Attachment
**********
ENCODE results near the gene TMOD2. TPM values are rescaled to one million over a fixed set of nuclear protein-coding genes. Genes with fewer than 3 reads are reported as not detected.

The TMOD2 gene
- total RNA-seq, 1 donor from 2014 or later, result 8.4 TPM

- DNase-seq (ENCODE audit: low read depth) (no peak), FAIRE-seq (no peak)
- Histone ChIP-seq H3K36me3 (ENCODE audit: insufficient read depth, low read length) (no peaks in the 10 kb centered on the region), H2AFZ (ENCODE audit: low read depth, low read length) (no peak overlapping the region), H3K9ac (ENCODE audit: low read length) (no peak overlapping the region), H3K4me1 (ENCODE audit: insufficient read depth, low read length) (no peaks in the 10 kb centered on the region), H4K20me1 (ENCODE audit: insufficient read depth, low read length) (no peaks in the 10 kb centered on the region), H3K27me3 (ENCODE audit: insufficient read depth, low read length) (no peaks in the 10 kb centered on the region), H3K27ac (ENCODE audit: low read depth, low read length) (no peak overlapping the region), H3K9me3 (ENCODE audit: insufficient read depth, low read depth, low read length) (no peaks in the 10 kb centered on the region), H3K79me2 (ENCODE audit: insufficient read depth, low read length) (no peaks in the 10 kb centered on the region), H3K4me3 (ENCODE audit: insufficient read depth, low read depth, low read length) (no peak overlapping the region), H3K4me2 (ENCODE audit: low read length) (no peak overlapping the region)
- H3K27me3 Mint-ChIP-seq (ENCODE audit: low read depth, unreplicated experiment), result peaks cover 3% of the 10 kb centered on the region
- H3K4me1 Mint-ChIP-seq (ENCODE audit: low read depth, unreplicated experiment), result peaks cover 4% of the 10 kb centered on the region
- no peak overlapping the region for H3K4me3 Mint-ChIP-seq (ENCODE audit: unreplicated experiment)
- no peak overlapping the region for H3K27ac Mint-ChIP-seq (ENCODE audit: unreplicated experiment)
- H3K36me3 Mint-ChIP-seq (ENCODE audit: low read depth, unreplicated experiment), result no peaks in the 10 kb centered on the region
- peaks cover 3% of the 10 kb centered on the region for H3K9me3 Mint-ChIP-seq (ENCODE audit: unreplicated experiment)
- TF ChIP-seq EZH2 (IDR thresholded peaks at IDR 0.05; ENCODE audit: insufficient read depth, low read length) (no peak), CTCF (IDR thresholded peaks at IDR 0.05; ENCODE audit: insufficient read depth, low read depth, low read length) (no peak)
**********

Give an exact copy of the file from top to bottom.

ENCODE results near the gene TMOD2. TPM values are rescaled to one million over a fixed set of nuclear protein-coding genes. Genes with fewer than 3 reads are reported as not detected.

The TMOD2 gene
- total RNA-seq, 1 donor from 2014 or later, result 8.4 TPM

- DNase-seq (ENCODE audit: low read depth) (no peak), FAIRE-seq (no peak)
- Histone ChIP-seq H3K36me3 (ENCODE audit: insufficient read depth, low read length) (no peaks in the 10 kb centered on the region), H2AFZ (ENCODE audit: low read depth, low read length) (no peak overlapping the region), H3K9ac (ENCODE audit: low read length) (no peak overlapping the region), H3K4me1 (ENCODE audit: insufficient read depth, low read length) (no peaks in the 10 kb centered on the region), H4K20me1 (ENCODE audit: insufficient read depth, low read length) (no peaks in the 10 kb centered on the region), H3K27me3 (ENCODE audit: insufficient read depth, low read length) (no peaks in the 10 kb centered on the region), H3K27ac (ENCODE audit: low read depth, low read length) (no peak overlapping the region), H3K9me3 (ENCODE audit: insufficient read depth, low read depth, low read length) (no peaks in the 10 kb centered on the region), H3K79me2 (ENCODE audit: insufficient read depth, low read length) (no peaks in the 10 kb centered on the region), H3K4me3 (ENCODE audit: insufficient read depth, low read depth, low read length) (no peak overlapping the region), H3K4me2 (ENCODE audit: low read length) (no peak overlapping the region)
- H3K27me3 Mint-ChIP-seq (ENCODE audit: low read depth, unreplicated experiment), result peaks cover 3% of the 10 kb centered on the region
- H3K4me1 Mint-ChIP-seq (ENCODE audit: low read depth, unreplicated experiment), result peaks cover 4% of the 10 kb centered on the region
- no peak overlapping the region for H3K4me3 Mint-ChIP-seq (ENCODE audit: unreplicated experiment)
- no peak overlapping the region for H3K27ac Mint-ChIP-seq (ENCODE audit: unreplicated experiment)
- H3K36me3 Mint-ChIP-seq (ENCODE audit: low read depth, unreplicated experiment), result no peaks in the 10 kb centered on the region
- peaks cover 3% of the 10 kb centered on the region for H3K9me3 Mint-ChIP-seq (ENCODE audit: unreplicated experiment)
- TF ChIP-seq EZH2 (IDR thresholded peaks at IDR 0.05; ENCODE audit: insufficient read depth, low read length) (no peak), CTCF (IDR thresholded peaks at IDR 0.05; ENCODE audit: insufficient read depth, low read depth, low read length) (no peak)